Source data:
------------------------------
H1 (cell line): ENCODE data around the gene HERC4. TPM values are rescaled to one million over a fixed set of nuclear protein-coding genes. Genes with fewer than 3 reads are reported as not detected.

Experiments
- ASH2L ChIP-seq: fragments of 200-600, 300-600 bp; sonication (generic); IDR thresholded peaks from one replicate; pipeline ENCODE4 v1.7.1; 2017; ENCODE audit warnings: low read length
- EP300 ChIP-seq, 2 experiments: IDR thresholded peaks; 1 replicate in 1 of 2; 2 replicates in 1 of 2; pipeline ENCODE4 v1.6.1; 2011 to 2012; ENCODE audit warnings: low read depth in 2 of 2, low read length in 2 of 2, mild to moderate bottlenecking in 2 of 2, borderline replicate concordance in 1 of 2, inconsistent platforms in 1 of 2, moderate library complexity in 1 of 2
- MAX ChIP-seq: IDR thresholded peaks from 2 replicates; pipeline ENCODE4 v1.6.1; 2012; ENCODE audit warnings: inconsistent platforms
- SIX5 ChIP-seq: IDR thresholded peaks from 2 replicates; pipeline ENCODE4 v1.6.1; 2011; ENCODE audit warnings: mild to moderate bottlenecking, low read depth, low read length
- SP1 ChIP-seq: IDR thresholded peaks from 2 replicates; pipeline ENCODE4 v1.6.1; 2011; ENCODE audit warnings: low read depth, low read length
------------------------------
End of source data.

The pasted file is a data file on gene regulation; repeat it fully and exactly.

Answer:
H1 (cell line): ENCODE data around the gene HERC4. TPM values are rescaled to one million over a fixed set of nuclear protein-coding genes. Genes with fewer than 3 reads are reported as not detected.

Experiments
- ASH2L ChIP-seq: fragments of 200-600, 300-600 bp; sonication (generic); IDR thresholded peaks from one replicate; pipeline ENCODE4 v1.7.1; 2017; ENCODE audit warnings: low read length
- EP300 ChIP-seq, 2 experiments: IDR thresholded peaks; 1 replicate in 1 of 2; 2 replicates in 1 of 2; pipeline ENCODE4 v1.6.1; 2011 to 2012; ENCODE audit warnings: low read depth in 2 of 2, low read length in 2 of 2, mild to moderate bottlenecking in 2 of 2, borderline replicate concordance in 1 of 2, inconsistent platforms in 1 of 2, moderate library complexity in 1 of 2
- MAX ChIP-seq: IDR thresholded peaks from 2 replicates; pipeline ENCODE4 v1.6.1; 2012; ENCODE audit warnings: inconsistent platforms
- SIX5 ChIP-seq: IDR thresholded peaks from 2 replicates; pipeline ENCODE4 v1.6.1; 2011; ENCODE audit warnings: mild to moderate bottlenecking, low read depth, low read length
- SP1 ChIP-seq: IDR thresholded peaks from 2 replicates; pipeline ENCODE4 v1.6.1; 2011; ENCODE audit warnings: low read depth, low read length